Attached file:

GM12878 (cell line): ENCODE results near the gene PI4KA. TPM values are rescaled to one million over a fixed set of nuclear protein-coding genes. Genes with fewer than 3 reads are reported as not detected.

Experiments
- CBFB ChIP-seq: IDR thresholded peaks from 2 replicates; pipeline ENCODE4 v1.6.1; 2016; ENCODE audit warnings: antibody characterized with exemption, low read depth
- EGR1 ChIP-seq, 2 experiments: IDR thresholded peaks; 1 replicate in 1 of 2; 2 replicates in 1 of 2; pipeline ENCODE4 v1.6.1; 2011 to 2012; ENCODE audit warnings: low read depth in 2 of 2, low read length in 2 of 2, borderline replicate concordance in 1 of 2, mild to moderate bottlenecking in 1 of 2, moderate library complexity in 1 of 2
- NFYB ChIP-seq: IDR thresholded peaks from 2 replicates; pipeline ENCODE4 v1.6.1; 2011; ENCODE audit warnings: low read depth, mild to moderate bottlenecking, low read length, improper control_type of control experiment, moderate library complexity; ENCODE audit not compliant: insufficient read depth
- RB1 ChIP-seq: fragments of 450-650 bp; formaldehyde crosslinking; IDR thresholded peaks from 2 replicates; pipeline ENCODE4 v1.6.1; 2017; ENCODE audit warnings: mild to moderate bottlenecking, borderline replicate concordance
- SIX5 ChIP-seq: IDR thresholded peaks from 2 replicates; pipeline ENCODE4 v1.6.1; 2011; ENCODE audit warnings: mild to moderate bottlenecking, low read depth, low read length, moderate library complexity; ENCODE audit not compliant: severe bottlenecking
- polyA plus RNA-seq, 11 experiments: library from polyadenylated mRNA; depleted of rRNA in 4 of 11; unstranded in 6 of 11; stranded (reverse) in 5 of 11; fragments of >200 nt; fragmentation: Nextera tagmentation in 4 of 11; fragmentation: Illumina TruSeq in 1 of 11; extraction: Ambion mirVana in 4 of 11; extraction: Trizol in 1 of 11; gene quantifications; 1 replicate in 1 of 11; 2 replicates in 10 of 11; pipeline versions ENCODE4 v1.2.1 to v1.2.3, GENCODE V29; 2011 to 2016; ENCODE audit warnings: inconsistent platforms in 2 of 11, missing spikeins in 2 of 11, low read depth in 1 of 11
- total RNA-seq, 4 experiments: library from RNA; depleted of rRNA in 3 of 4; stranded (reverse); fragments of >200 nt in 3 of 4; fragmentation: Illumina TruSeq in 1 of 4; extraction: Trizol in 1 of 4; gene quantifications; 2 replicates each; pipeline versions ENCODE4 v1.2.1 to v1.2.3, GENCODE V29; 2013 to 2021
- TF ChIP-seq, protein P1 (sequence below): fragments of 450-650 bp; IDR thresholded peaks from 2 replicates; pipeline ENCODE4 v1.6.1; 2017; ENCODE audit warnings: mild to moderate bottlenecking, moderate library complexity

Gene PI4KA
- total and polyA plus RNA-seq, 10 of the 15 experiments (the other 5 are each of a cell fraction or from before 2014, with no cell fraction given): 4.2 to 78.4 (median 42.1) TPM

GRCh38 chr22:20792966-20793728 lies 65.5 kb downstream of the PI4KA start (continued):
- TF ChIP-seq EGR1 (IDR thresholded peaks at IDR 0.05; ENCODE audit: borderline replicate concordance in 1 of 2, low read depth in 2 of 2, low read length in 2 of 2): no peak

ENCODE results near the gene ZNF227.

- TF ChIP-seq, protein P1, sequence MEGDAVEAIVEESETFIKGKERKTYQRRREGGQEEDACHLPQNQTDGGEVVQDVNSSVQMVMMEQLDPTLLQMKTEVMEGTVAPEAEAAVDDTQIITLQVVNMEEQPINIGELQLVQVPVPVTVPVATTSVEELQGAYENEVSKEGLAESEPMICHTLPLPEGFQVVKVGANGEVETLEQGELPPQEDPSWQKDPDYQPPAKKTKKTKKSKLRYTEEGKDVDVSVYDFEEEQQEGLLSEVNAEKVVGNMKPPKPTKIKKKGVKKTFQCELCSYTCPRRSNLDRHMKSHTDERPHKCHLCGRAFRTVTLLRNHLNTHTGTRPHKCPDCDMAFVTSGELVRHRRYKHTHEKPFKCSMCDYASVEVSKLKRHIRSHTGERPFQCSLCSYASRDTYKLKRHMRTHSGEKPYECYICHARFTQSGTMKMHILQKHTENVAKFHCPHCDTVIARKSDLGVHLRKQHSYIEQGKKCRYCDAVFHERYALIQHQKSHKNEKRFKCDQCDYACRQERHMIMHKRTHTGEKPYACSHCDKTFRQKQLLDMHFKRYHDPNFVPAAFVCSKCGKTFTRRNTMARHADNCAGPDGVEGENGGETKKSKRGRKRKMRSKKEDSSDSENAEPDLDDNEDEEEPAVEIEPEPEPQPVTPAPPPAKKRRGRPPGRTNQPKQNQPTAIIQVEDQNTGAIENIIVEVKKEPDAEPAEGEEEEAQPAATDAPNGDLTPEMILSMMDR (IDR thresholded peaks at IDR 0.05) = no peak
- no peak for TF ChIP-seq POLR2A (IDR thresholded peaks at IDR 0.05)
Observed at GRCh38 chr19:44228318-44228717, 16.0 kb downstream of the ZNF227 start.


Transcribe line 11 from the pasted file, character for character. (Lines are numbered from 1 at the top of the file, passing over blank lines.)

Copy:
Gene PI4KA